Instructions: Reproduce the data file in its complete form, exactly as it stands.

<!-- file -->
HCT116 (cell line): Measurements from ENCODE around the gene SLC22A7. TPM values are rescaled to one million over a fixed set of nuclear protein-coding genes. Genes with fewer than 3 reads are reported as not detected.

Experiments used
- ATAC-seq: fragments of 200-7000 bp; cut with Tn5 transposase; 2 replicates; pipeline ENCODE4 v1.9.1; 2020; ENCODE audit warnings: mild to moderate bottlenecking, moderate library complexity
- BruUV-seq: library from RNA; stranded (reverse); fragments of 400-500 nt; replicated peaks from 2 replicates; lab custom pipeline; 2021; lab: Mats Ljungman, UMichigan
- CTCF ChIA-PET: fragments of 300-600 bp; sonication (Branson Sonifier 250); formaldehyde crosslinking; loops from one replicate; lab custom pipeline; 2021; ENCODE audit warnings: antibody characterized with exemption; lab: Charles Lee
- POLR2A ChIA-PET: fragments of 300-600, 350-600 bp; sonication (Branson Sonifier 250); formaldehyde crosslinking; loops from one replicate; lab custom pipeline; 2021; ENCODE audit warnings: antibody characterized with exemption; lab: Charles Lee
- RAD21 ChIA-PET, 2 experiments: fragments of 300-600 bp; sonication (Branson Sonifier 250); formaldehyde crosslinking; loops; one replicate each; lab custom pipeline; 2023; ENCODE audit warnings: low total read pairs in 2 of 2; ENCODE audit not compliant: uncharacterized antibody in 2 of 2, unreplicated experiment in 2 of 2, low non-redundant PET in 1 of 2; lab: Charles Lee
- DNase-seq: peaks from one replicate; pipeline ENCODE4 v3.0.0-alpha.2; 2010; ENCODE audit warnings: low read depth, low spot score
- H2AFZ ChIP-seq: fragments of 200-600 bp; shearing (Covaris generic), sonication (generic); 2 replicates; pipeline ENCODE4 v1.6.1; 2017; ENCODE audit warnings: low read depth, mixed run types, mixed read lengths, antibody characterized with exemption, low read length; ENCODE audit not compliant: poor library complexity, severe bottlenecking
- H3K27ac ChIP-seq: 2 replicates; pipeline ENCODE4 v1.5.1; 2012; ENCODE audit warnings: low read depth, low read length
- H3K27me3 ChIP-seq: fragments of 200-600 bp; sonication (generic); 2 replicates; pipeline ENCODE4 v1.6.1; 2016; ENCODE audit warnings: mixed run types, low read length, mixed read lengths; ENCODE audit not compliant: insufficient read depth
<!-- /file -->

HCT116 (cell line): Measurements from ENCODE around the gene SLC22A7. TPM values are rescaled to one million over a fixed set of nuclear protein-coding genes. Genes with fewer than 3 reads are reported as not detected.

Experiments used
- ATAC-seq: fragments of 200-7000 bp; cut with Tn5 transposase; 2 replicates; pipeline ENCODE4 v1.9.1; 2020; ENCODE audit warnings: mild to moderate bottlenecking, moderate library complexity
- BruUV-seq: library from RNA; stranded (reverse); fragments of 400-500 nt; replicated peaks from 2 replicates; lab custom pipeline; 2021; lab: Mats Ljungman, UMichigan
- CTCF ChIA-PET: fragments of 300-600 bp; sonication (Branson Sonifier 250); formaldehyde crosslinking; loops from one replicate; lab custom pipeline; 2021; ENCODE audit warnings: antibody characterized with exemption; lab: Charles Lee
- POLR2A ChIA-PET: fragments of 300-600, 350-600 bp; sonication (Branson Sonifier 250); formaldehyde crosslinking; loops from one replicate; lab custom pipeline; 2021; ENCODE audit warnings: antibody characterized with exemption; lab: Charles Lee
- RAD21 ChIA-PET, 2 experiments: fragments of 300-600 bp; sonication (Branson Sonifier 250); formaldehyde crosslinking; loops; one replicate each; lab custom pipeline; 2023; ENCODE audit warnings: low total read pairs in 2 of 2; ENCODE audit not compliant: uncharacterized antibody in 2 of 2, unreplicated experiment in 2 of 2, low non-redundant PET in 1 of 2; lab: Charles Lee
- DNase-seq: peaks from one replicate; pipeline ENCODE4 v3.0.0-alpha.2; 2010; ENCODE audit warnings: low read depth, low spot score
- H2AFZ ChIP-seq: fragments of 200-600 bp; shearing (Covaris generic), sonication (generic); 2 replicates; pipeline ENCODE4 v1.6.1; 2017; ENCODE audit warnings: low read depth, mixed run types, mixed read lengths, antibody characterized with exemption, low read length; ENCODE audit not compliant: poor library complexity, severe bottlenecking
- H3K27ac ChIP-seq: 2 replicates; pipeline ENCODE4 v1.5.1; 2012; ENCODE audit warnings: low read depth, low read length
- H3K27me3 ChIP-seq: fragments of 200-600 bp; sonication (generic); 2 replicates; pipeline ENCODE4 v1.6.1; 2016; ENCODE audit warnings: mixed run types, low read length, mixed read lengths; ENCODE audit not compliant: insufficient read depth